New approaches to cancellous bone bio-modeling

Vol. 50 No. 2, 2009

ROMANIAN JOURNAL of MORPHOLOGY and EMBRYOLOGY

Elena Taina Avramescu, Mirela Lucia Calina, Ligia Rusu, M. C. Neamtu, Denisa Enescu-Bieru

The purpose of our research is to develop a model of cancellous bone that would allow us to forecast the changes in this structure under various mechanical forces and to simulate the dynamics of the cancellous bone behavior under these circumstances. At the same time, the suggested model will allow the measurement of the tension/forces applied onto the bone structure, with the purpose of comparing these with the in vitro values, identification of the areas with increased trauma risk, and simulation of the behavior of cancellous substance under different mechanical stimuli, which affect the growth and aging of the bone, as well as to study the materials used in endoprostheses. Two groups of methods have been used for this purpose: micro-anatomical methods - for the visualization of bone structures, and bio-mathematical methods (finite element method) - for the modeling of these structures. The micro-anatomical studies were performed on a group of six bone items, from which 12 samples were harvested from the femoral head and neck, from corpses of both sexes and of varying ages, whose death was not due to specific pathological states or which could regard the bone itself. The obtained results have allowed us in identification of dependency relationships between the microscopic structure of the trabecular bone and its mechanical properties, as well as for the elaboration of bidimensional reconstructive and analytic models of the cancellous bone, which would further allow detailed representation of samples of cancellous bone that are big enough to supply macroscopic information. The conclusions of the present research have illustrated the usefulness of using the finite element method in the study of the mechanical behavior of spongy tissue, thus opening large perspectives in approaching the issue of the behavior of this tissue.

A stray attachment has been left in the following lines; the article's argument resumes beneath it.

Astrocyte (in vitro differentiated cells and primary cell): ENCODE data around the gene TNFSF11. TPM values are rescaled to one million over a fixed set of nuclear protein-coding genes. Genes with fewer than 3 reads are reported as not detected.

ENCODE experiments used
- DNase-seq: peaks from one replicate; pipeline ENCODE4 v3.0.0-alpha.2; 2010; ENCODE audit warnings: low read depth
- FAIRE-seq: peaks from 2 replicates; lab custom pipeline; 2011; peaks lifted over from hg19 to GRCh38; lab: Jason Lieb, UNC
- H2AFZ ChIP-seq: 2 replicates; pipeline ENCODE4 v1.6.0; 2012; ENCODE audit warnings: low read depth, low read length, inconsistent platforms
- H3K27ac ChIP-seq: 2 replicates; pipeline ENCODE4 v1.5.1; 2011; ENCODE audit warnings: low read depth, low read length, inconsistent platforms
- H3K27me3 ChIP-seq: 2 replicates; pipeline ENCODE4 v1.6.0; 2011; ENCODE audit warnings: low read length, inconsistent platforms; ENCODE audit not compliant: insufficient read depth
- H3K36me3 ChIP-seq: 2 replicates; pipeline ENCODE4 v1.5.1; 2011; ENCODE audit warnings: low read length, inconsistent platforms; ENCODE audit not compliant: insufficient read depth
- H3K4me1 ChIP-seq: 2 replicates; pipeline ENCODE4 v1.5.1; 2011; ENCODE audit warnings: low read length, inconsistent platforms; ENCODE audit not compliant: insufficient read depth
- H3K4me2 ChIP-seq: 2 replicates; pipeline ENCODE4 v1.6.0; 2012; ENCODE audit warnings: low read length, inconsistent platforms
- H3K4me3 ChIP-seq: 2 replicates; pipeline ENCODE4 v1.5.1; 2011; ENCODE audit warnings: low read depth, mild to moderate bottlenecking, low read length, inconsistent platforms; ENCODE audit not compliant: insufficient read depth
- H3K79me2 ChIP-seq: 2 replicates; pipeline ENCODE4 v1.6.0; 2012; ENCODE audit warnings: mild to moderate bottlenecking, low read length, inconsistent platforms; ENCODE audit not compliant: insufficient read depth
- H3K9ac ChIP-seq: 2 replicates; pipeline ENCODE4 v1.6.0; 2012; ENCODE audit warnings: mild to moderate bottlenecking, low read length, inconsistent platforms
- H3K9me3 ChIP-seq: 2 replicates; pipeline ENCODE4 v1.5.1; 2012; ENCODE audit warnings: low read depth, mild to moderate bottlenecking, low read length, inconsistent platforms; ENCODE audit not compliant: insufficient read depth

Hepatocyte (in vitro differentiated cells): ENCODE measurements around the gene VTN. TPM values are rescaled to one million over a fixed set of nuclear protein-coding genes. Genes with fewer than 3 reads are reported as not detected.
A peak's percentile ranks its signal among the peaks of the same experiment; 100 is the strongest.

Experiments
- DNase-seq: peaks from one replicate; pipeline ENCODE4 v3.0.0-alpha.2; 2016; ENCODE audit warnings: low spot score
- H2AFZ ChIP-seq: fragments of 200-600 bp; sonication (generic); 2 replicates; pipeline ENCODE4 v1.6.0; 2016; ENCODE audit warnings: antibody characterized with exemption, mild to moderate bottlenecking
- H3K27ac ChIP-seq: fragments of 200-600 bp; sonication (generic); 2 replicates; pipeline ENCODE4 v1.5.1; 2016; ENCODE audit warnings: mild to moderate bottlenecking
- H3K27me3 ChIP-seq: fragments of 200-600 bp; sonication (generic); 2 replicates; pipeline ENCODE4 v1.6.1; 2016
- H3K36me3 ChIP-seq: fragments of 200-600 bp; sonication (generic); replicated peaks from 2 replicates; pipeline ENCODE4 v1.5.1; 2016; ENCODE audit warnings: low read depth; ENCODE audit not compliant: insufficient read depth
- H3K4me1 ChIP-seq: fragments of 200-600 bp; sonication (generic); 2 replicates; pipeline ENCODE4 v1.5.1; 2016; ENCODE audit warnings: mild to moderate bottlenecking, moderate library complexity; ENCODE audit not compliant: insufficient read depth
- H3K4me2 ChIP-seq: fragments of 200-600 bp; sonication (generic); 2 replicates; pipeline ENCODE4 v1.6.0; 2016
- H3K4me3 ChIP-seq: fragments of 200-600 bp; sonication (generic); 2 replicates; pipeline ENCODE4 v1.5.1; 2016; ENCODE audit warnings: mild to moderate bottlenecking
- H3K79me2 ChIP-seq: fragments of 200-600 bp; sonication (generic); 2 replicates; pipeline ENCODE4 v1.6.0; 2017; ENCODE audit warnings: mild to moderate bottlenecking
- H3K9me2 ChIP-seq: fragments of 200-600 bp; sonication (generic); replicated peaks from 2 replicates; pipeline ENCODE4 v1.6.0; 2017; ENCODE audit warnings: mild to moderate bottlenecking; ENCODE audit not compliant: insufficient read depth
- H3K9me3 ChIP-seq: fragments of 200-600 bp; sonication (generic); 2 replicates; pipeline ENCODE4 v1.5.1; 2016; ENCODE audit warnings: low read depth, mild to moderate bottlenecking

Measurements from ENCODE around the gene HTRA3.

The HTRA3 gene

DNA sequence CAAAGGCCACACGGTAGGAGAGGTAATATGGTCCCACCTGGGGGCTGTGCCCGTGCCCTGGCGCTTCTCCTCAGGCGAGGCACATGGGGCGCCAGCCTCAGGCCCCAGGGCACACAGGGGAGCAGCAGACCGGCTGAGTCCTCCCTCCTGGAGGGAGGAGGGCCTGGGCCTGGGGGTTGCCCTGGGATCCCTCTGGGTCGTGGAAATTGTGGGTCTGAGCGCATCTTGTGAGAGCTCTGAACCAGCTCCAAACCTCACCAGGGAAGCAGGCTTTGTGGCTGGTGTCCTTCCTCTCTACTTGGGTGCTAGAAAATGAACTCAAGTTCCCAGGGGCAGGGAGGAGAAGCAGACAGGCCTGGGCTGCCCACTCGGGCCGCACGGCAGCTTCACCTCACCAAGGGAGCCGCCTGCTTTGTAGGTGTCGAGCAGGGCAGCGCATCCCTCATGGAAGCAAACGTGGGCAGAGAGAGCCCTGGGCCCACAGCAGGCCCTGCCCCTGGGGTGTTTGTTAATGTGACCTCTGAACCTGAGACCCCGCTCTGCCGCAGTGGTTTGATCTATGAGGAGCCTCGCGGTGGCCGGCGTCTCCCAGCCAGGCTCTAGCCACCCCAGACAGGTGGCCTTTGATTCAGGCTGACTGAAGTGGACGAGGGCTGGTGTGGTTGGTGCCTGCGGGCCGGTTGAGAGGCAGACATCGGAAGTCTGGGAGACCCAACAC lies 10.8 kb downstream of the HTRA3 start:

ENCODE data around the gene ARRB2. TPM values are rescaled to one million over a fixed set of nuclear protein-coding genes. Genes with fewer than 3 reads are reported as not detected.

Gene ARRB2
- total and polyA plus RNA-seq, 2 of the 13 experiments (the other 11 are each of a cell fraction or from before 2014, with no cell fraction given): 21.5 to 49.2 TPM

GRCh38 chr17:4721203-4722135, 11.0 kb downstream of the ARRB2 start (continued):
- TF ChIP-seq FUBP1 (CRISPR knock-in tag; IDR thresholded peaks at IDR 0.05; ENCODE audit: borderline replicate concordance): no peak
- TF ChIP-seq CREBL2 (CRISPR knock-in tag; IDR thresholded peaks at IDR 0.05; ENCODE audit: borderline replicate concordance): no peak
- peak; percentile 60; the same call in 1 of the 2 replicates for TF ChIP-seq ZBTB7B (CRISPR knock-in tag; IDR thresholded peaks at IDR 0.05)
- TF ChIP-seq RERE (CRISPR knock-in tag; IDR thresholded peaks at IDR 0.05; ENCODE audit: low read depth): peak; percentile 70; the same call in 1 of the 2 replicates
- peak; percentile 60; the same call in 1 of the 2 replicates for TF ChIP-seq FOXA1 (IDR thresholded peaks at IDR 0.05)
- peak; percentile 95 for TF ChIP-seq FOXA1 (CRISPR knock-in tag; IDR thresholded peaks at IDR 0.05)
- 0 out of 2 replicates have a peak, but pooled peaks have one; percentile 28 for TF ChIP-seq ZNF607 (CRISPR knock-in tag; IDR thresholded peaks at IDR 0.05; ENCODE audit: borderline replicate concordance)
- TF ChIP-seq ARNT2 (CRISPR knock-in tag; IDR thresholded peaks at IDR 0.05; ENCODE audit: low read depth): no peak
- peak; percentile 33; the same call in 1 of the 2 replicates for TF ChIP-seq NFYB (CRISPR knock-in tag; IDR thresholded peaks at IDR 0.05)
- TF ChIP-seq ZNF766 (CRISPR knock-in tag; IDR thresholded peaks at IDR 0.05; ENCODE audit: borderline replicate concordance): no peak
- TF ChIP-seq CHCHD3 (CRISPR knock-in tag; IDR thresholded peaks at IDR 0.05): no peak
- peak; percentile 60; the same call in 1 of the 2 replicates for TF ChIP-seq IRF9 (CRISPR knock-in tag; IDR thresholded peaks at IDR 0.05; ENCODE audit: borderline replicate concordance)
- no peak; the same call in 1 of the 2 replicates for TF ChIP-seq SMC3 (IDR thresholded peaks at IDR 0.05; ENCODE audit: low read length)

Corresponding author: Elena Taina Avramescu, PhD, e-mail: taina_mistico@yahoo.com

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